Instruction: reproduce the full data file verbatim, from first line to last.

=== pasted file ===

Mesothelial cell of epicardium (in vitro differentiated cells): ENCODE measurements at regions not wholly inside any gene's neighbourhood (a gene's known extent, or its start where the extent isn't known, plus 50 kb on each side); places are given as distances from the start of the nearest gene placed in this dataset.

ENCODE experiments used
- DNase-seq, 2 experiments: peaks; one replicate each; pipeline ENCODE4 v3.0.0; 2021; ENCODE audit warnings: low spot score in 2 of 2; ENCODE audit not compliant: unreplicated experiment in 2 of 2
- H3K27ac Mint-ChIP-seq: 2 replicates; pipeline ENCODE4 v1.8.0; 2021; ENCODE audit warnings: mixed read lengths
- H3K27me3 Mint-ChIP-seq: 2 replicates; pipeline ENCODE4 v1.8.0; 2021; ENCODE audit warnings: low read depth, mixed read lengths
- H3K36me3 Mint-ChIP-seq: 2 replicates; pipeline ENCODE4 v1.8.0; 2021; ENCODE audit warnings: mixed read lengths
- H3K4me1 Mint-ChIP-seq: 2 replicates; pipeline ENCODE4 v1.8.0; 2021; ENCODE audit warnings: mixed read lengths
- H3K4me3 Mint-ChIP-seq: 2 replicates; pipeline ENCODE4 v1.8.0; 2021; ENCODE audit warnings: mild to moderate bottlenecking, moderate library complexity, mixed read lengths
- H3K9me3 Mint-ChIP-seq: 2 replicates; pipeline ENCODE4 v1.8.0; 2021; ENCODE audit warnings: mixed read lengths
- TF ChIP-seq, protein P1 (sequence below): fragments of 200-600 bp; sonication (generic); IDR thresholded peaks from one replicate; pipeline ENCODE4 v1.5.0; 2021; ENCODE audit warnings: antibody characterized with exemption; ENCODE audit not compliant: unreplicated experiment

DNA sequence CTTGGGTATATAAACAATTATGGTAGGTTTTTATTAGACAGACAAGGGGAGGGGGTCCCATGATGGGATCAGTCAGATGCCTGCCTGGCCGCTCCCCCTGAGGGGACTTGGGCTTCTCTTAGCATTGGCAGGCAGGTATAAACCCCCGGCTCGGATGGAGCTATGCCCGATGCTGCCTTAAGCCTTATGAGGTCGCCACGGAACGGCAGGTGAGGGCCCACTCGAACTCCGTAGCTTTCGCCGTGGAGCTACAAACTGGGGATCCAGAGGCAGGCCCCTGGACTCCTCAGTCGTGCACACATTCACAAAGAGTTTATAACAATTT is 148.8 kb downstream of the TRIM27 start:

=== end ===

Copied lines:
Mesothelial cell of epicardium (in vitro differentiated cells): ENCODE measurements at regions not wholly inside any gene's neighbourhood (a gene's known extent, or its start where the extent isn't known, plus 50 kb on each side); places are given as distances from the start of the nearest gene placed in this dataset.

ENCODE experiments used
- DNase-seq, 2 experiments: peaks; one replicate each; pipeline ENCODE4 v3.0.0; 2021; ENCODE audit warnings: low spot score in 2 of 2; ENCODE audit not compliant: unreplicated experiment in 2 of 2
- H3K27ac Mint-ChIP-seq: 2 replicates; pipeline ENCODE4 v1.8.0; 2021; ENCODE audit warnings: mixed read lengths
- H3K27me3 Mint-ChIP-seq: 2 replicates; pipeline ENCODE4 v1.8.0; 2021; ENCODE audit warnings: low read depth, mixed read lengths
- H3K36me3 Mint-ChIP-seq: 2 replicates; pipeline ENCODE4 v1.8.0; 2021; ENCODE audit warnings: mixed read lengths
- H3K4me1 Mint-ChIP-seq: 2 replicates; pipeline ENCODE4 v1.8.0; 2021; ENCODE audit warnings: mixed read lengths
- H3K4me3 Mint-ChIP-seq: 2 replicates; pipeline ENCODE4 v1.8.0; 2021; ENCODE audit warnings: mild to moderate bottlenecking, moderate library complexity, mixed read lengths
- H3K9me3 Mint-ChIP-seq: 2 replicates; pipeline ENCODE4 v1.8.0; 2021; ENCODE audit warnings: mixed read lengths
- TF ChIP-seq, protein P1 (sequence below): fragments of 200-600 bp; sonication (generic); IDR thresholded peaks from one replicate; pipeline ENCODE4 v1.5.0; 2021; ENCODE audit warnings: antibody characterized with exemption; ENCODE audit not compliant: unreplicated experiment

DNA sequence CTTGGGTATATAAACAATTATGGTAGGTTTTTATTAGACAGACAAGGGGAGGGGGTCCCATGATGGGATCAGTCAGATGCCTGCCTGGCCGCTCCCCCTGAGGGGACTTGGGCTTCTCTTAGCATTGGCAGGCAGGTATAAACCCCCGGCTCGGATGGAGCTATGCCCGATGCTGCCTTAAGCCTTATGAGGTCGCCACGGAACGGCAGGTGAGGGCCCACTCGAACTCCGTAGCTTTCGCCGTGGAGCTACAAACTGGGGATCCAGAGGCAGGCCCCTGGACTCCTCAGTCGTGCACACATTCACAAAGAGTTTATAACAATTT is 148.8 kb downstream of the TRIM27 start: